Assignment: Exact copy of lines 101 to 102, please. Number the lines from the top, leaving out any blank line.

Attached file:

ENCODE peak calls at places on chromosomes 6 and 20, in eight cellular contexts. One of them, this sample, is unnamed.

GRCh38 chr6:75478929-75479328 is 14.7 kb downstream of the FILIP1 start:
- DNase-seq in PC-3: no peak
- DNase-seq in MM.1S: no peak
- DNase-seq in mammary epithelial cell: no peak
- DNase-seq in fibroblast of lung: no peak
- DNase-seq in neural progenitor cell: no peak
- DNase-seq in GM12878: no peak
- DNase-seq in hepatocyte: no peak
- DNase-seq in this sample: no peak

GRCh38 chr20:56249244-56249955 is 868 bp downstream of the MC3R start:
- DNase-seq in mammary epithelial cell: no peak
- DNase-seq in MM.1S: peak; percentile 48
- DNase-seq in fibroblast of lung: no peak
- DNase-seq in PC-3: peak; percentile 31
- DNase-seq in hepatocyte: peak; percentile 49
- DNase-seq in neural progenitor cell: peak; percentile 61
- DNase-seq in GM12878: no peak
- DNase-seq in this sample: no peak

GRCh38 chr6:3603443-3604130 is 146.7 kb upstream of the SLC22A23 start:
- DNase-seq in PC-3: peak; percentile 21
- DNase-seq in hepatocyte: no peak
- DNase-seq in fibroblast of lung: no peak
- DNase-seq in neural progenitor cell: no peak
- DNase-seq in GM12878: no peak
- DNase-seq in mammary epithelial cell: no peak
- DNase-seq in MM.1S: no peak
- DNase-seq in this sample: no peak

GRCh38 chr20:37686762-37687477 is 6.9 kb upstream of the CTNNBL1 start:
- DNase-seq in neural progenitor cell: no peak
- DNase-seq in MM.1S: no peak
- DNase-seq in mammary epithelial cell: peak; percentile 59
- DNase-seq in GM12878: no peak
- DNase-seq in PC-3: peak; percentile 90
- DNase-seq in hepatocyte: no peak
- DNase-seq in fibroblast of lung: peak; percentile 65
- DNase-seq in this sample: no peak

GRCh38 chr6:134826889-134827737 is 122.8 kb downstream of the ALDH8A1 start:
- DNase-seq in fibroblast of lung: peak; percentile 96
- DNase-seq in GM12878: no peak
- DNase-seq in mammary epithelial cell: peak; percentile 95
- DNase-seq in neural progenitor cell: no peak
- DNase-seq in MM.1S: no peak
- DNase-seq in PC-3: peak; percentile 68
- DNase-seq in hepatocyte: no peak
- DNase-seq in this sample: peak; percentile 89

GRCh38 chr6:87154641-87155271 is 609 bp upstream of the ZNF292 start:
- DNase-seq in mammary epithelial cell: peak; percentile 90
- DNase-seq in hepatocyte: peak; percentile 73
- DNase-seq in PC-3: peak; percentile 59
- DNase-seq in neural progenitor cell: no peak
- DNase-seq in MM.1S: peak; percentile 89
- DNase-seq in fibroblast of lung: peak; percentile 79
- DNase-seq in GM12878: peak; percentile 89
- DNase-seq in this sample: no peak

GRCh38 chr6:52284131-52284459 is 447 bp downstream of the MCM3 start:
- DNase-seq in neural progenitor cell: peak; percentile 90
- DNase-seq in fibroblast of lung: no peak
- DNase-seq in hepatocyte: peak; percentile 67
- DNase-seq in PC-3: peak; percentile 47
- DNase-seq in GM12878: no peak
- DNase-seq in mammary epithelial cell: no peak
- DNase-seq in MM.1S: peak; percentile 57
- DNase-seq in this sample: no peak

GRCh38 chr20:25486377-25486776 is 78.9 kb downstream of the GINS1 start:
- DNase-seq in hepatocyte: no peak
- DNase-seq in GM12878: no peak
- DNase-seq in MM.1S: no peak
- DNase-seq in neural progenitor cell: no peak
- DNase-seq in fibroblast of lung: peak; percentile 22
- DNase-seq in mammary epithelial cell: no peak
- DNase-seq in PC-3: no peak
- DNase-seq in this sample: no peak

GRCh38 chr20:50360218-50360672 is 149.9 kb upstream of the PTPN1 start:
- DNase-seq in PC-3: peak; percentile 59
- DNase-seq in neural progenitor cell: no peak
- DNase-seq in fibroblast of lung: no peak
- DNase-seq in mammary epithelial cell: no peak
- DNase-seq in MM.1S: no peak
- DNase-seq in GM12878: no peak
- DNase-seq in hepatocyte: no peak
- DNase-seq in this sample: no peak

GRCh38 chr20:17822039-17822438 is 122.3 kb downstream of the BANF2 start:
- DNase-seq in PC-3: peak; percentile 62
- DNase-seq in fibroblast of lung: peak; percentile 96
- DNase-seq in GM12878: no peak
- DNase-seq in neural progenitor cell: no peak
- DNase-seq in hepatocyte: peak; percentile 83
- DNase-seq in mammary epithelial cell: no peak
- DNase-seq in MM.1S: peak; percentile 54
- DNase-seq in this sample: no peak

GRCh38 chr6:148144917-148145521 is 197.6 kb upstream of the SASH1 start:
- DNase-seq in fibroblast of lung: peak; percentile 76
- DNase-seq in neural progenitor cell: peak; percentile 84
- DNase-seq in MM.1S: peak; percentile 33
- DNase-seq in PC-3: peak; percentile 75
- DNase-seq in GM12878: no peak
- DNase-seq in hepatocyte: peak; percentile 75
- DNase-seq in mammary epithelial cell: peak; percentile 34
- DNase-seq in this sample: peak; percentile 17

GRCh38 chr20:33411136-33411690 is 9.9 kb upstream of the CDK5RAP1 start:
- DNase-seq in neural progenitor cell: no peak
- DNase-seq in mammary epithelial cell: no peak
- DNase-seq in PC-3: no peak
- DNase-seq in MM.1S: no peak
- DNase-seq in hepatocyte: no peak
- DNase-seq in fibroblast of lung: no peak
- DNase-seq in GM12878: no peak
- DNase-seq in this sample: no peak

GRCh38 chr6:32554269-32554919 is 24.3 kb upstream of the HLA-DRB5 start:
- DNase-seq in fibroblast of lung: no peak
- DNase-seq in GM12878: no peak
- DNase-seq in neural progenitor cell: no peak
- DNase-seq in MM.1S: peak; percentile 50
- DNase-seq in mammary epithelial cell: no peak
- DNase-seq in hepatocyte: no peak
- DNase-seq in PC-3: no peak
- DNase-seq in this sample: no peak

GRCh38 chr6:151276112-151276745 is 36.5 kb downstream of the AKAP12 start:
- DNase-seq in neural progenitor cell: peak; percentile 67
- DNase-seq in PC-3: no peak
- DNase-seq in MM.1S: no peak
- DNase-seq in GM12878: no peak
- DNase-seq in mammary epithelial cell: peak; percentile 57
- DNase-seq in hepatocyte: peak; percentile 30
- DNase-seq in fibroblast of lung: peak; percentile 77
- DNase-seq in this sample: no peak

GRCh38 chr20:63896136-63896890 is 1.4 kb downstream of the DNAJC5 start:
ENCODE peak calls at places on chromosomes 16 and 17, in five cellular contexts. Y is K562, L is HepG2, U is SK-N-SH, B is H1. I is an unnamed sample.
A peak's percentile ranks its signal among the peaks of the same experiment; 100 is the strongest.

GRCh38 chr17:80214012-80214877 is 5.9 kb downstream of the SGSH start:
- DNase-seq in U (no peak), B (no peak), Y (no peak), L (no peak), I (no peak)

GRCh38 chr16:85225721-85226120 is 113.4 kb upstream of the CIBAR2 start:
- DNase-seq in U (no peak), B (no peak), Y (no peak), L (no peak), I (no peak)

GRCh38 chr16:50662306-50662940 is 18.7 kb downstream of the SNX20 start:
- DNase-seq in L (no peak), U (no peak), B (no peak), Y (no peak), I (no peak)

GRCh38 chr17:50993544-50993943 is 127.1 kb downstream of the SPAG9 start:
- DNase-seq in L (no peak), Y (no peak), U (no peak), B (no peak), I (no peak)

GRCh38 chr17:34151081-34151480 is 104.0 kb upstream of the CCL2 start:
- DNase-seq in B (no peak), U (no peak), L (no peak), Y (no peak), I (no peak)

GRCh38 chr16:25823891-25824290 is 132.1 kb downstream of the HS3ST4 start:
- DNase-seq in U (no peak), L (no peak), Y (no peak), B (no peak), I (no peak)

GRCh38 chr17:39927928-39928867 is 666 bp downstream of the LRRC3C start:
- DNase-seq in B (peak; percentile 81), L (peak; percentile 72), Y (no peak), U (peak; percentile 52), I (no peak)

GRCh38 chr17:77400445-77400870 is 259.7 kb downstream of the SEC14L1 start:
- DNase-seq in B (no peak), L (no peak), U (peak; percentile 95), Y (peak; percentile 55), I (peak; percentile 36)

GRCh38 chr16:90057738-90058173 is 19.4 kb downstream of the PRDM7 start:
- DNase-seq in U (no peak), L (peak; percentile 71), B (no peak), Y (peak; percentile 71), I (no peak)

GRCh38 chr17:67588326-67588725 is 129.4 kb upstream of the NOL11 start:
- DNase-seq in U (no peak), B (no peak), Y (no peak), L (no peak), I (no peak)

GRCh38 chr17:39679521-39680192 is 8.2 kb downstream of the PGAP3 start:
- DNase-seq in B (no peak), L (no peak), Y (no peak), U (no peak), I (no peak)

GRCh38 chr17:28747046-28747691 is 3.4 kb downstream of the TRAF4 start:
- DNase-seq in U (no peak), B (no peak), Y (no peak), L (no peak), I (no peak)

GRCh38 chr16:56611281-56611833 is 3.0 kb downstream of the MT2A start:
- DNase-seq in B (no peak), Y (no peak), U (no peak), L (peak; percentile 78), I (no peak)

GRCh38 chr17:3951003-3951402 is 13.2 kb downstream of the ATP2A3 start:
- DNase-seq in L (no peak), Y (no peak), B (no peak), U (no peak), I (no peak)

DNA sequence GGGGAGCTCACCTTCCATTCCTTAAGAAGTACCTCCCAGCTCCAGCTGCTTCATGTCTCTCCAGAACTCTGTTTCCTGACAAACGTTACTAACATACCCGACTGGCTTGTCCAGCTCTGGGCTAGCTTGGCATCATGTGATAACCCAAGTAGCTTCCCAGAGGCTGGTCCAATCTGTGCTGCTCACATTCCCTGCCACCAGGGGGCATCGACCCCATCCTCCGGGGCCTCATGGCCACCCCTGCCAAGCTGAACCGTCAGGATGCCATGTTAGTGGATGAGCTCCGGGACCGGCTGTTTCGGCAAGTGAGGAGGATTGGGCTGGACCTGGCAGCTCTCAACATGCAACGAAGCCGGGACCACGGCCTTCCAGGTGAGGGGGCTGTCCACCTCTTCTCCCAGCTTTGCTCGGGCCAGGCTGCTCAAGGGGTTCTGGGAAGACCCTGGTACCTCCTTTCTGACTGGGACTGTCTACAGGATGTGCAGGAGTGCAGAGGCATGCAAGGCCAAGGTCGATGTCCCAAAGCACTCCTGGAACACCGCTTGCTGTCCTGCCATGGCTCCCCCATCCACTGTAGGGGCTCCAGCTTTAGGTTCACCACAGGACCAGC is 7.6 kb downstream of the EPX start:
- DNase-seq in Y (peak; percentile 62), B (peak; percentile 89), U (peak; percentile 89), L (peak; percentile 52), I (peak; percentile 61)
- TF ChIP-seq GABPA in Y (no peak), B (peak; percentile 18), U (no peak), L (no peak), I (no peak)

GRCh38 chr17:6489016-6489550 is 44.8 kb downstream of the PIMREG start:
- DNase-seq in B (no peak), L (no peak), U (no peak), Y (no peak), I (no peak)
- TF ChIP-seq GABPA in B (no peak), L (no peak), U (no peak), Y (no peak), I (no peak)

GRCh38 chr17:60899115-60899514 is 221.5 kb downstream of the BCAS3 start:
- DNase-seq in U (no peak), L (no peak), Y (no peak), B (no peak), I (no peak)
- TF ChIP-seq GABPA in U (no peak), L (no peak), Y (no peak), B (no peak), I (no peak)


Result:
GRCh38 chr20:33411136-33411690 is 9.9 kb upstream of the CDK5RAP1 start:
- DNase-seq in neural progenitor cell: no peak